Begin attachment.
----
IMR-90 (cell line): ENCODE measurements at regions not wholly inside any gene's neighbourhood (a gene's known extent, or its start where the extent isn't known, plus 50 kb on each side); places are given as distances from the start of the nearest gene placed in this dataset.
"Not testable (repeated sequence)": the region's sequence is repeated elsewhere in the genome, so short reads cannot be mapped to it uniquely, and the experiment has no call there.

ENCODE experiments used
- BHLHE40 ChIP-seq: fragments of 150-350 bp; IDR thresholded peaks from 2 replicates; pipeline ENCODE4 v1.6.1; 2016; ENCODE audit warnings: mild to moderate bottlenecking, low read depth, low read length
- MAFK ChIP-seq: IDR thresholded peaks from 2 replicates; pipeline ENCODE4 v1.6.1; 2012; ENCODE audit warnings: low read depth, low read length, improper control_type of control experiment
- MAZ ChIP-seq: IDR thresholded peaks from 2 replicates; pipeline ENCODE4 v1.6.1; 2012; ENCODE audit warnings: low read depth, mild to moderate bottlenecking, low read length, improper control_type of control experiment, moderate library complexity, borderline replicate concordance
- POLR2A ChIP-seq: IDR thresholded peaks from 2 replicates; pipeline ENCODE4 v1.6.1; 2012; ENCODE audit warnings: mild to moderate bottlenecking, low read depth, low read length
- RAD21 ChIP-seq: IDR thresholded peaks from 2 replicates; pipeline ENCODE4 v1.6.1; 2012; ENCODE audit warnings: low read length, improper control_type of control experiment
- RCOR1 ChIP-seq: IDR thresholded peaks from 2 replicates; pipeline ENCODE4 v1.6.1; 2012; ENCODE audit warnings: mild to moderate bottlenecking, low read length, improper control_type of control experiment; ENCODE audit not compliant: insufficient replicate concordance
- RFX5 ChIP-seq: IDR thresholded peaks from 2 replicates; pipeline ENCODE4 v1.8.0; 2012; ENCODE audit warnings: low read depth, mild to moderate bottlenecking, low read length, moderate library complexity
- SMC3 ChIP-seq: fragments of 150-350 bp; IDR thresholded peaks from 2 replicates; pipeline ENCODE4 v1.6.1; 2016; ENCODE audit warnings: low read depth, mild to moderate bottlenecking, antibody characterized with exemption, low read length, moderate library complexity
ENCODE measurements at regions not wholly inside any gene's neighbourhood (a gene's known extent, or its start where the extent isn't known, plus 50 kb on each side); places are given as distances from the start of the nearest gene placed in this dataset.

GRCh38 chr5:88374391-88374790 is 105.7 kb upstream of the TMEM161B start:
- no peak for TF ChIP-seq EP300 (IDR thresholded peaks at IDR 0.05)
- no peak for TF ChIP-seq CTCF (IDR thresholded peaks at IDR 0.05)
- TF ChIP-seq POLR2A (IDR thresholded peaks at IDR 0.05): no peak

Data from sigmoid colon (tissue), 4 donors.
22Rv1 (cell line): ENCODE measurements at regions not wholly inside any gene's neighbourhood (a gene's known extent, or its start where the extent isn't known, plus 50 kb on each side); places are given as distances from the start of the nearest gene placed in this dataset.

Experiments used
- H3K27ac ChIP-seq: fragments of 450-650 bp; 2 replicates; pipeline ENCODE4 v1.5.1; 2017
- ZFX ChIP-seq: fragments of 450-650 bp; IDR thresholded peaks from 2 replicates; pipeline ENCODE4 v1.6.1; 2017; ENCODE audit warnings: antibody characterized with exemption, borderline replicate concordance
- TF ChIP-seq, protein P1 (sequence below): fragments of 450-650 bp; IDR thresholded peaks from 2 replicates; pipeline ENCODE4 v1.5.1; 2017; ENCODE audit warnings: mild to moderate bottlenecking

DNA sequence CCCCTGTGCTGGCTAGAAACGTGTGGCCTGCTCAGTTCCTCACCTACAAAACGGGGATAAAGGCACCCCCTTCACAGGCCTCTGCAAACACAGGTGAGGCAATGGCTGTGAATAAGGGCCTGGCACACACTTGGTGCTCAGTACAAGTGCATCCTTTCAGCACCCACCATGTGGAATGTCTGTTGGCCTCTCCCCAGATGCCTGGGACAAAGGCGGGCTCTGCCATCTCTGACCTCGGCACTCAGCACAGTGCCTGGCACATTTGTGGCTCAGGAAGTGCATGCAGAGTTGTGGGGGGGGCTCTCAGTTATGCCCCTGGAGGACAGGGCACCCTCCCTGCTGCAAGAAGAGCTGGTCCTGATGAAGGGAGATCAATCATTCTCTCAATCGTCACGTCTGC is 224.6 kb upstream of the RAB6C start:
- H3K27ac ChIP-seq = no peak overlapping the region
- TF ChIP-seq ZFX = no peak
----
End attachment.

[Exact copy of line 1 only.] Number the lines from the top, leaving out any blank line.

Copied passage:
IMR-90 (cell line): ENCODE measurements at regions not wholly inside any gene's neighbourhood (a gene's known extent, or its start where the extent isn't known, plus 50 kb on each side); places are given as distances from the start of the nearest gene placed in this dataset.